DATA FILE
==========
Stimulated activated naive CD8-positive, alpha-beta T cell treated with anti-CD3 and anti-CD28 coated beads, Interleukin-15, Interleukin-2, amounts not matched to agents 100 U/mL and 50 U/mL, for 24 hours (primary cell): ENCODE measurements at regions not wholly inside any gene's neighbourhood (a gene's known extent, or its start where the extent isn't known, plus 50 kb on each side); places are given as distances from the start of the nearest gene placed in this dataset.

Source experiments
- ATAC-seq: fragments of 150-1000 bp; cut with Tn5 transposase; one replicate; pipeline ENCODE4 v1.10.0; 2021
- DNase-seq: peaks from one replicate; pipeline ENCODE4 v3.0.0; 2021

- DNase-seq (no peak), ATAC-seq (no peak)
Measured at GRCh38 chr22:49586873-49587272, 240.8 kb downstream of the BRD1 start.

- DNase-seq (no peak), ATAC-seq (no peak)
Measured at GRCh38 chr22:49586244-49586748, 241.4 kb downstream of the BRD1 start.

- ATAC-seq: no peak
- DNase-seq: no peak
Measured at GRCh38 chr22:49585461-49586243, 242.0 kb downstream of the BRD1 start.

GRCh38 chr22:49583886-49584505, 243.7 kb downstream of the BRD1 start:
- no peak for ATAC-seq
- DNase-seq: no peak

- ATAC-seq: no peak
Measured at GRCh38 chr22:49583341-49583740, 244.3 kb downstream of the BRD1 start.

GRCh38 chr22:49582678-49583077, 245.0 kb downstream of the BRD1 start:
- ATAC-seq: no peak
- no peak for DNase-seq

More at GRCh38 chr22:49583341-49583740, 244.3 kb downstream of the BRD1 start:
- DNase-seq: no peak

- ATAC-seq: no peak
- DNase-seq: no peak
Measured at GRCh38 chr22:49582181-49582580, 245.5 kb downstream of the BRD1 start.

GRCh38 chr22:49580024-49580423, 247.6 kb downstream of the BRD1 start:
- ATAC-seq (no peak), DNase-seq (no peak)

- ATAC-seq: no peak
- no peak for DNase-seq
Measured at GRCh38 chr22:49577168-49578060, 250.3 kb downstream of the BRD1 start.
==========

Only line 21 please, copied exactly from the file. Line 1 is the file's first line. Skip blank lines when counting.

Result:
- DNase-seq: no peak